I have a program that has a nested loop, together with its parent running at $O(n^2)$ complexity performing floating point arithmetic.

I see that the performance of the code when compiled with icc is comparable to that of g++ -ffast-math.

Does this mean that icc is switching on an equivalent of the -ffast-math implicitly?


2 Answers 2


To first order approximation, icc does use -ffast-math by default.

If you run icc --help, it will show you its options. One of the sections is Floating Point, which begins like this:

Floating Point

-fp-model <name>
          enable <name> floating point model variation
            [no-]except - enable/disable floating point semantics
            fast[=1|2]  - enables more aggressive floating point optimizations
            precise     - allows value-safe optimizations
            source      - enables intermediates in source precision
            strict      - enables -fp-model precise -fp-model except, disables
                          contractions and enables pragma stdc fenv_access
            double      - rounds intermediates in 53-bit (double) precision
            extended    - rounds intermediates in 64-bit (extended) precision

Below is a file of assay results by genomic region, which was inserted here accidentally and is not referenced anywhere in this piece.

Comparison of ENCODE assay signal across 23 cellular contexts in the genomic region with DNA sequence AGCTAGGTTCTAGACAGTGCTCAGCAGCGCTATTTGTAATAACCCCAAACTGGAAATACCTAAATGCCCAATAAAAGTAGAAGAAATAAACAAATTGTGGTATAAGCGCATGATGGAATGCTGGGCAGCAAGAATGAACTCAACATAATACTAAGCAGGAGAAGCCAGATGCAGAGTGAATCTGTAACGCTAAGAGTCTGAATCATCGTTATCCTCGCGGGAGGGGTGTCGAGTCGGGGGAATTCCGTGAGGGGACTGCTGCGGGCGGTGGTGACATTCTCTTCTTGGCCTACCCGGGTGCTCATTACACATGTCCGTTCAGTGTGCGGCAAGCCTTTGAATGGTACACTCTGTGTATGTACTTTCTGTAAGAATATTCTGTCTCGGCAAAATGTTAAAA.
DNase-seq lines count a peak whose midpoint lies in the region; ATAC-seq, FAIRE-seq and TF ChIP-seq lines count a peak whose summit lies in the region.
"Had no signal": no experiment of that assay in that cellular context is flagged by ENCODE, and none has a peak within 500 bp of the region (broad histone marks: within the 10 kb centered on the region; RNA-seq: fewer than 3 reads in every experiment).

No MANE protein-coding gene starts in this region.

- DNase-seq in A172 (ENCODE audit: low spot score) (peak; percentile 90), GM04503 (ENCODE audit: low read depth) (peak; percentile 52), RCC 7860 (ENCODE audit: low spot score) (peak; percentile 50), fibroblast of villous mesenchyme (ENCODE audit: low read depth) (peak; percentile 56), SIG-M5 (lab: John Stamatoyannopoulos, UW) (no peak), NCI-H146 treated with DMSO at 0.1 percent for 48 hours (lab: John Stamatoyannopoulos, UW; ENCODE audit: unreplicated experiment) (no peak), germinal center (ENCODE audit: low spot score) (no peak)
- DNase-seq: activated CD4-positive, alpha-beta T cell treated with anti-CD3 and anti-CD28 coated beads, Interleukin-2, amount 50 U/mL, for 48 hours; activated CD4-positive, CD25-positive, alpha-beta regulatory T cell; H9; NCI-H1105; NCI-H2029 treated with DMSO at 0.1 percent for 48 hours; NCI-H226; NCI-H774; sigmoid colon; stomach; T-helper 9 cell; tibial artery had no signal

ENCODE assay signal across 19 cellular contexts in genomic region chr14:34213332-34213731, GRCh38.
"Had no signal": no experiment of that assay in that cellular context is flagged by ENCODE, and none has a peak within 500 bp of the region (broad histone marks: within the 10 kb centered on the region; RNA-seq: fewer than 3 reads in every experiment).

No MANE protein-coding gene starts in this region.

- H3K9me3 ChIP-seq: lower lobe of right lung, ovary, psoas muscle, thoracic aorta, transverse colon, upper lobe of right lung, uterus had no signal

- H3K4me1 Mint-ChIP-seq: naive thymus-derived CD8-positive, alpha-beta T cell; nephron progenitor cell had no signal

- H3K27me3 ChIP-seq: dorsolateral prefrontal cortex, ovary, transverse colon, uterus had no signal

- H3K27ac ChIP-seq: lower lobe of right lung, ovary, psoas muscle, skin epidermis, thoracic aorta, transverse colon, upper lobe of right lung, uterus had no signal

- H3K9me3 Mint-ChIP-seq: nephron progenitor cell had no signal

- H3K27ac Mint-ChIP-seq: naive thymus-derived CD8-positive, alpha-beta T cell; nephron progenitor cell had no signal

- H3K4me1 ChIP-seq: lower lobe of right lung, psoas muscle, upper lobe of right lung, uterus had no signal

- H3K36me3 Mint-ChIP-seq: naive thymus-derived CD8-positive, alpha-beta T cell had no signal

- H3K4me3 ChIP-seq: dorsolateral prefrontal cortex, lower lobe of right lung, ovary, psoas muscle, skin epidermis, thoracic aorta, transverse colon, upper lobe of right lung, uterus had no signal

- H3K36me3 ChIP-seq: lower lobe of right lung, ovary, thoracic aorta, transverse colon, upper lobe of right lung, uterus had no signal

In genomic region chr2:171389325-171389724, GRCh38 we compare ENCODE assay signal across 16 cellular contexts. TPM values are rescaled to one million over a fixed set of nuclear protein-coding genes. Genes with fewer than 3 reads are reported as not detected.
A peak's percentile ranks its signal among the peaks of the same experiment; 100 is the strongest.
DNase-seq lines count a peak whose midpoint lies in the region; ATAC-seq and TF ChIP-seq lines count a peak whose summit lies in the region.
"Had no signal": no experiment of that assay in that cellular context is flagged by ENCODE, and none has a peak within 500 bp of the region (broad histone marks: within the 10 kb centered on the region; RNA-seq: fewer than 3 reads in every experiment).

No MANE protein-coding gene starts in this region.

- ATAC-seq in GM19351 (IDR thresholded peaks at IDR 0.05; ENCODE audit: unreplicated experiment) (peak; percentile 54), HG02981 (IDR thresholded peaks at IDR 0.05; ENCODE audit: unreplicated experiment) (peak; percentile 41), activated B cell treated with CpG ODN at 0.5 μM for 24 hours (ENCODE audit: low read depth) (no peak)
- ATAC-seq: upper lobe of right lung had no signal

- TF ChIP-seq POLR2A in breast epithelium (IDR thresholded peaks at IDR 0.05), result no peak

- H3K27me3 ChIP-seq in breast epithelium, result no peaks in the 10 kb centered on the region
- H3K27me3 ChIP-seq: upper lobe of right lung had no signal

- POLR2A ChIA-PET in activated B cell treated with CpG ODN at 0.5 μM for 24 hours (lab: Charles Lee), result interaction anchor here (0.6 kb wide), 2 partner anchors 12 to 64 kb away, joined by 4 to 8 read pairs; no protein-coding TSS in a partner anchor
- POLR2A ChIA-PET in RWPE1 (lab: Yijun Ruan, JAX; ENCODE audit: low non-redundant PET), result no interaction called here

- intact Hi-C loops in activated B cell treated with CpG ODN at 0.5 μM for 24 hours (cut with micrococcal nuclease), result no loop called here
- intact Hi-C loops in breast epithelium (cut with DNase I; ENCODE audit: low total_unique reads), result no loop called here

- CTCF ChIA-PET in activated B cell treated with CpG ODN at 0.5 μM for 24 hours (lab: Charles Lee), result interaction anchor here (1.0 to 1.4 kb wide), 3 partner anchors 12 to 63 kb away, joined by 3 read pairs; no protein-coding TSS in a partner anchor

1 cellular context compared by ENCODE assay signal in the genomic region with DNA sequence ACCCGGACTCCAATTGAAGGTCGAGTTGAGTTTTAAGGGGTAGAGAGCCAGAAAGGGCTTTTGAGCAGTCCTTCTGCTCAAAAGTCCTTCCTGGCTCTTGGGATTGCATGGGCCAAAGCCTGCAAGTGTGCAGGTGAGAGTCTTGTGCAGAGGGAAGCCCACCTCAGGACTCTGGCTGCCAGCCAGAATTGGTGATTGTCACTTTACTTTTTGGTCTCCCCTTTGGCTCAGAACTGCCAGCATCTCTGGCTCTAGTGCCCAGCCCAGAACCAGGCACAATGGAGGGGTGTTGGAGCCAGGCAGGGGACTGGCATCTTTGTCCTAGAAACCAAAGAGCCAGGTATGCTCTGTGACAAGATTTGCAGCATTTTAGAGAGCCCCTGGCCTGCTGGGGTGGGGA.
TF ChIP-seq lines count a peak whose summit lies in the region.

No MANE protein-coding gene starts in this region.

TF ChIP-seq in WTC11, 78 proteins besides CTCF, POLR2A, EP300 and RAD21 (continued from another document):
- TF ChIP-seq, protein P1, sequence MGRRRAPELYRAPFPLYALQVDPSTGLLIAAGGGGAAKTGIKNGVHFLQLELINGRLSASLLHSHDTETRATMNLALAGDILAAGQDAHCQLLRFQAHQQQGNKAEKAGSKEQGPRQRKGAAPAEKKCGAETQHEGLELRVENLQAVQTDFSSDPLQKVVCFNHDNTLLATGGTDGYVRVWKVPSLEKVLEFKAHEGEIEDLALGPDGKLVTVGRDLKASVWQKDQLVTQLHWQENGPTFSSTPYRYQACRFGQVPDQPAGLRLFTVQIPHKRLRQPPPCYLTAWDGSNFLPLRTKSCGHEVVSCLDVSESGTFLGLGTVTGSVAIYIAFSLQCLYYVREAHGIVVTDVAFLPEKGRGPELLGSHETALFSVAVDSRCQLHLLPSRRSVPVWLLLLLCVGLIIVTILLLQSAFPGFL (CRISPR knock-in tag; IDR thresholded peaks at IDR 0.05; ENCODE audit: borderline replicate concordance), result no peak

It doesn't say it here, but in icc documentation here, it says that fast=1 is the default.

The other options similar to -ffast-math are:

          determine if certain square root optimizations are enabled
          improve precision of FP divides (some speed impact)
          generate a faster version of the transcendental functions
          enable/disable flush denormal results to zero
          enable/disable the combining of floating point multiplies and
          add/subtract operations

E.g., fused multiply-adds are on by default, and precise square root is off by default.

But the correspondence between -ffast-math and -fp-model fast=1 is probably not very precise - it could well be that some other specific options are included in fast-math (which can be seen here) but excluded in fp-model fast=1 or vice versa. It looks to me like among other things -ffast-math would disable non-finite floating-point arithmetic (inf, nan), which icc doesn't do by default.

  • $\begingroup$ So does icc prioritise speed over accuracy ? $\endgroup$
    – kesari
    Commented Sep 27, 2015 at 20:51
  • $\begingroup$ @kesari Yes, but it is a choice of defaults - it is easy to pick -fp-model that suits you best. Given how common the flag -ffast-math is for gcc projects, I don't think it represents any kind of real difference between the two compilers. $\endgroup$
    – Kirill
    Commented Sep 28, 2015 at 18:12

You can find out by asking icc and g++ to print out all the optimization switches that are actually enabled. Look at the verbosity options for each.

  • $\begingroup$ How do I do that ? $\endgroup$
    – kesari
    Commented Sep 24, 2015 at 17:36
  • $\begingroup$ The '-v' option to both seems to give what you need for both compilers. You may have to work backwards from some switches to know if they are implied by a higher-level one. $\endgroup$
    – Bill Barth
    Commented Sep 24, 2015 at 21:46

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